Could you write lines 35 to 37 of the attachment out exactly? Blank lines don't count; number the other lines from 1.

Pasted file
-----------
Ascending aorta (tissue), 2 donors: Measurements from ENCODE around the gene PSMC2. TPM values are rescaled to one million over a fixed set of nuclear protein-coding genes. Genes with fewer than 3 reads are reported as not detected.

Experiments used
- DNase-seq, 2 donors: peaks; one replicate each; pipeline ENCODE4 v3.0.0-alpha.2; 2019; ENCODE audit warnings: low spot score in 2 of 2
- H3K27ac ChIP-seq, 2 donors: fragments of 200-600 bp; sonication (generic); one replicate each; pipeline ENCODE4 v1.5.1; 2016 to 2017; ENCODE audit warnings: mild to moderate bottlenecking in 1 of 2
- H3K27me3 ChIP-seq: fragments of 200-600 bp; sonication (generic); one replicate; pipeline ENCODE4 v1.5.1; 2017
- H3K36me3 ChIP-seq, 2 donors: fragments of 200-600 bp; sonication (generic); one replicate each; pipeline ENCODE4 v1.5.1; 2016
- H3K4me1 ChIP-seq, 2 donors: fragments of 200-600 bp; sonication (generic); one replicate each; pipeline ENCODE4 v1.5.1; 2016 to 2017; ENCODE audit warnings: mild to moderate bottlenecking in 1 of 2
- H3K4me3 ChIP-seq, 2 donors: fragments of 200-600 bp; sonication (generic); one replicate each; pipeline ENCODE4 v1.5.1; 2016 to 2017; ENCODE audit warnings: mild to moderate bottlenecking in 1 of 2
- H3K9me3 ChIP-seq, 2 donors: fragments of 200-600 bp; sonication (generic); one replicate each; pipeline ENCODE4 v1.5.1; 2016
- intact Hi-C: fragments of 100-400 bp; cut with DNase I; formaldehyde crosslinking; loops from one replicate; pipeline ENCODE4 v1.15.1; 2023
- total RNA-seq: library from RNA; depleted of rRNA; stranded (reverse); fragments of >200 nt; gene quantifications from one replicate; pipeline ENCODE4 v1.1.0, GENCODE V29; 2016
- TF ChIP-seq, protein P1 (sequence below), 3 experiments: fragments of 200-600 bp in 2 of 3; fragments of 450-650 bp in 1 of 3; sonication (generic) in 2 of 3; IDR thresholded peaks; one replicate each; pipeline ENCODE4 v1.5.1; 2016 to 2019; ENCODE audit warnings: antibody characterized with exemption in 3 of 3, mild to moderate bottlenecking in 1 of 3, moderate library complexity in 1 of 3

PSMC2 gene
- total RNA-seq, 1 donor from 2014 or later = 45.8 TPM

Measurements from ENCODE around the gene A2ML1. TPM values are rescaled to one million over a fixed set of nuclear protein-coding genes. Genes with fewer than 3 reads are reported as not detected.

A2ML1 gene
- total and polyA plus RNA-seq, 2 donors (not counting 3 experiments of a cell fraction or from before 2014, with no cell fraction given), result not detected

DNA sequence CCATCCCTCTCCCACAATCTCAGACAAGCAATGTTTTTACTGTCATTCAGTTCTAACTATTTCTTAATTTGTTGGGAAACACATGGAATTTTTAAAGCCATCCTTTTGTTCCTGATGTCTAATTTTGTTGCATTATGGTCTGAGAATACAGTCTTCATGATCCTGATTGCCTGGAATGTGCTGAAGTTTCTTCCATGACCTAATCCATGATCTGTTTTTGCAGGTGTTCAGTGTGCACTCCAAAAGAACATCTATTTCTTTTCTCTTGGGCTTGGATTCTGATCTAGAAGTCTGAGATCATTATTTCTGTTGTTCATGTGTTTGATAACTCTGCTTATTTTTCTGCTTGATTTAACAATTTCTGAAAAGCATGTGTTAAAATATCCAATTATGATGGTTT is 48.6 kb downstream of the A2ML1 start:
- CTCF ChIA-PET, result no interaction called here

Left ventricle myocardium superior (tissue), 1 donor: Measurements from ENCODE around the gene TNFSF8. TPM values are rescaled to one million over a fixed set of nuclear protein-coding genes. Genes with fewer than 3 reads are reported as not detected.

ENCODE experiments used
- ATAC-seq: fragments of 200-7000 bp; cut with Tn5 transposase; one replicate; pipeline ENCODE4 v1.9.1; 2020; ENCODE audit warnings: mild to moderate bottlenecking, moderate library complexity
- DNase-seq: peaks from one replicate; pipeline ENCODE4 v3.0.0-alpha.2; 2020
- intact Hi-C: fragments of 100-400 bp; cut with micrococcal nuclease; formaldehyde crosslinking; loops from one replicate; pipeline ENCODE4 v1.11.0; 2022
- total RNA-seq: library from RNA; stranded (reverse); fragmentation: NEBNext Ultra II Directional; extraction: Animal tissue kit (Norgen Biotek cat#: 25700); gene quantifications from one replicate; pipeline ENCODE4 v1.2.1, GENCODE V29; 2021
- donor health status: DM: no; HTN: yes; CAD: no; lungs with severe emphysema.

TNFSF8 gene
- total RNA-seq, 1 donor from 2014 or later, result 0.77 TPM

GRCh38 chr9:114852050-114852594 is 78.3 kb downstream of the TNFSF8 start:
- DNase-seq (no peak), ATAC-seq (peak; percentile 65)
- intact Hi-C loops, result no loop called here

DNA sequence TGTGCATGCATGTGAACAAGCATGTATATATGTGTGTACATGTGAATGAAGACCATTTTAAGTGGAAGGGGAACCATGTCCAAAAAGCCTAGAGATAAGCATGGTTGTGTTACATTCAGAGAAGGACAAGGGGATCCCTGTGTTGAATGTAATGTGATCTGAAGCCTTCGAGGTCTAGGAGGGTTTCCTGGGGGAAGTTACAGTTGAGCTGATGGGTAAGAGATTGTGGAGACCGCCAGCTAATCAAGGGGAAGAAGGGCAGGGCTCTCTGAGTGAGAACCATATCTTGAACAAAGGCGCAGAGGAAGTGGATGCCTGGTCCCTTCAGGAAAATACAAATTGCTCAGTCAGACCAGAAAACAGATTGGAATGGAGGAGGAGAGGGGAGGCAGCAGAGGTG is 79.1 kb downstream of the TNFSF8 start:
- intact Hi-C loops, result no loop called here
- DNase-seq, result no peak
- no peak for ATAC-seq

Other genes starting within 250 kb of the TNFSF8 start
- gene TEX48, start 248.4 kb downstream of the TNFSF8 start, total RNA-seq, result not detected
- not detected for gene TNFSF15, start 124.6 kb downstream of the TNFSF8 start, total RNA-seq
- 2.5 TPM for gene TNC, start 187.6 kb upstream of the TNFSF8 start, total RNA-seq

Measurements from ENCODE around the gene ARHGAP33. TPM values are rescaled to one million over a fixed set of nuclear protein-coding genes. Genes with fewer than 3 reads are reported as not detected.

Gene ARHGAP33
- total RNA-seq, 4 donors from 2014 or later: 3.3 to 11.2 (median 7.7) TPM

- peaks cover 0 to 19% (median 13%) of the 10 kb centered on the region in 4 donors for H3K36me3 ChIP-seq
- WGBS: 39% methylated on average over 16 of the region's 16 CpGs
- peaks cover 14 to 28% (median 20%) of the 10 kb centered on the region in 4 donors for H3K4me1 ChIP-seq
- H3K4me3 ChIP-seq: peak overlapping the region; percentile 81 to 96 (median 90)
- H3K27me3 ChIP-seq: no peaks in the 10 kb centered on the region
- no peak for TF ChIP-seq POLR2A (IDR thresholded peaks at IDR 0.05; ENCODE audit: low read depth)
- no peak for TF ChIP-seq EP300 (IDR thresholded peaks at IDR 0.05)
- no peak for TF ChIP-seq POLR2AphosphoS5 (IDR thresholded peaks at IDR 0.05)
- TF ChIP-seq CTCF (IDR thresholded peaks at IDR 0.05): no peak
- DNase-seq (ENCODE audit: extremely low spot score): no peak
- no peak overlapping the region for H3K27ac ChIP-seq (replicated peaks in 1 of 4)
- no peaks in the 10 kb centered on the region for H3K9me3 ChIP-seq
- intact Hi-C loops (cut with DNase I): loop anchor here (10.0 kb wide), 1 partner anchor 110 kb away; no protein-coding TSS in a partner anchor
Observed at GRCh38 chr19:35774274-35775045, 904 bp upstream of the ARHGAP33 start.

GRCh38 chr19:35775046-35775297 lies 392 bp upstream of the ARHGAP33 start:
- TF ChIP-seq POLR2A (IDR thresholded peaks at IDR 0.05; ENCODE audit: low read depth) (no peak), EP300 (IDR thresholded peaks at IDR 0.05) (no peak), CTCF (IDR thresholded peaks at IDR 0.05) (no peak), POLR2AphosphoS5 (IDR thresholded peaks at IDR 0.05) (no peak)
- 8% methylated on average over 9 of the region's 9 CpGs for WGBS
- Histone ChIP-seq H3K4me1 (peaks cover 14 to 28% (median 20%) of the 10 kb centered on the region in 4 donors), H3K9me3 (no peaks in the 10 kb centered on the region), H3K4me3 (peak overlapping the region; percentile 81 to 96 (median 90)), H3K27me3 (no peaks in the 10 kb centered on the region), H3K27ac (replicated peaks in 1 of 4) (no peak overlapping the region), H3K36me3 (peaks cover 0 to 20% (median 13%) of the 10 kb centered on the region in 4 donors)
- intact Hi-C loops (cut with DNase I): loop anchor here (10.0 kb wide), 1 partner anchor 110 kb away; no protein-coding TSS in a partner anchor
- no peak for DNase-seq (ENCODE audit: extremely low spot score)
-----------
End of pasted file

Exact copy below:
- no peak for ATAC-seq

Other genes starting within 250 kb of the TNFSF8 start
- gene TEX48, start 248.4 kb downstream of the TNFSF8 start, total RNA-seq, result not detected